'Three Musketeers' heavy on effects
By Mark Jenkins
Saturday, Oct 22, 2011
Adventure novelist Alexandre Dumas was a crowd-pleaser in his day, so he probably wouldn't mind that the latest movie based on his "The Three Musketeers" cribs from steampunk, Hong Kong action flicks and "The Pirates of Caribbean" series. He'd just wish these borrowings were more entertaining.
A rare PG-13 film that feels more like PG, the 20th or so cinematic adaptation of Dumas's 1844 novel may amuse kids who can bear movies set way back in the 17th century. The original tale's erotic intrigue has been cooled to rom-com temperature, and there's plenty of slapstick among the swordplay. Surely a movie with this much chamber-potty humor is not meant for grownups.
Directed by Paul W.S. Anderson - the "Resident Evil" guy, not the "Boogie Nights" one - this "Musketeers" generally follows Dumas's plot. But many embellishments (and occasional bowdlerizations) dramatically alter the tone. The comic-book style and 3D CGI effects turn a story loosely based on historical events into one that's utterly detached from anybody's real life, now or then.
Young d'Artagnan (dreary Logan Lerman) travels to Paris to join the king's musketeers, only to find dashing Athos (Matthew MacFadyen), brawny Porthos (Ray Stevenson) and devout Aramis (Luke Evans) in grumpy retirement. Conniving Cardinal Richelieu (Christoph Waltz) dominates callow King Louis XIII (Freddie Fox), and the rogue's private guard has supplanted the loyal musketeers. Richelieu's troops are led by eye-patched Rochefort (Mads Mikkelsen), who takes an immediate dislike to d'Artagnan.
To consolidate his power, Richelieu intends to cause a war with England by persuading Louis that his queen (Juno Temple) is having an affair with the Duke of Buckingham ("Pirates" veteran Orlando Bloom). The evidence of the queen's supposed unfaithfulness is an ornate diamond necklace, snatched from the royal boudoir by one of the cardinal's agents, Milady (Milla Jovovich), Athos's vampy ex. The musketeers, reactivated and now numbering four, travel to London to retrieve it.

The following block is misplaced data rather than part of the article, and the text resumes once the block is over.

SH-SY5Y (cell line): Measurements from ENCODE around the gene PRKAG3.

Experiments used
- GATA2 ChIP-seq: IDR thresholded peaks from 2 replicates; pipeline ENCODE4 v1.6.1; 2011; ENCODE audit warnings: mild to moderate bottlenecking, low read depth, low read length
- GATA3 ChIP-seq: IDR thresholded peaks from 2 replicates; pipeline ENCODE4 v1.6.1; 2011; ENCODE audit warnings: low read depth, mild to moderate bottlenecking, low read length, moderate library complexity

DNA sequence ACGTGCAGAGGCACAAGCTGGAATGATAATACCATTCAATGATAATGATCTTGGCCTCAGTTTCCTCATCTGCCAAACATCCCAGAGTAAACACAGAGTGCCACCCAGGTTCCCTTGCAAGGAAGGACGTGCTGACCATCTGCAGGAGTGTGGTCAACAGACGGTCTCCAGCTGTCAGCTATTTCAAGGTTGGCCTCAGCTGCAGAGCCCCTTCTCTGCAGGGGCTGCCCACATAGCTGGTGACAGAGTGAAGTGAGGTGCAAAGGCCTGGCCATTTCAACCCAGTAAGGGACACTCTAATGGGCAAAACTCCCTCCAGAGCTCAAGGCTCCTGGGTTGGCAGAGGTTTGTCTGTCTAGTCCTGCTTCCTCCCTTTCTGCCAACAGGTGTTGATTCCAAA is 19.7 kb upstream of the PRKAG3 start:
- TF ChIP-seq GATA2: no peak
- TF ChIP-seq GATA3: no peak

The cross-channel mission is in Dumas's book, but the mode of transportation isn't: Our heroes cruise in an airborne craft that's part galleon, part zeppelin. The three veteran Musketeers (plus the double-dealing Milady) stole the plans for this airship in the movie's zippy if preposterous prologue.
That sequence, set in Venice, suggests that Athos and his pals were trained as ninjas and Navy SEALs as well as swordsmen. They arrive stealthily and crack the code that opens - what else? - da Vinci's cache of secret blueprints. To reach the vault, Milady must pirouette through a hail of bullet-like spheres, a moment that's more "Matrix" than "Musketeers."
A German-French-British production, "The Three Musketeers" doesn't worry much about dialogue or accents. Perhaps expecting to earn most of their money from dubbed versions, the filmmakers allow Lerman to speak American amid a mostly British cast, and let their devious French cardinal use a Germanic lilt to deliver such feeble bon mots as "evil's just a point of view."
The filmmakers do better with action scenes and production design. Thanks to a video-game approach to space and movement, neither the battles nor the buildings look remotely genuine. But the elaborate costumes and CGI architecture are impressively detailed, and there's a credible sense of risk in d'Artagnan and Rochefort's climactic duel atop - where else? - Notre Dame cathedral.
What's lacking is a swashbuckling sensibility. The movie needn't realistically evoke the 17th century, but it should have something of the spirit of Dumas's 1840s, or Errol Flynn's 1930s. Instead, it's blandly contemporary. This "Three Musketeers" packs all the chivalry, heroism and camaraderie of Wii Fencing.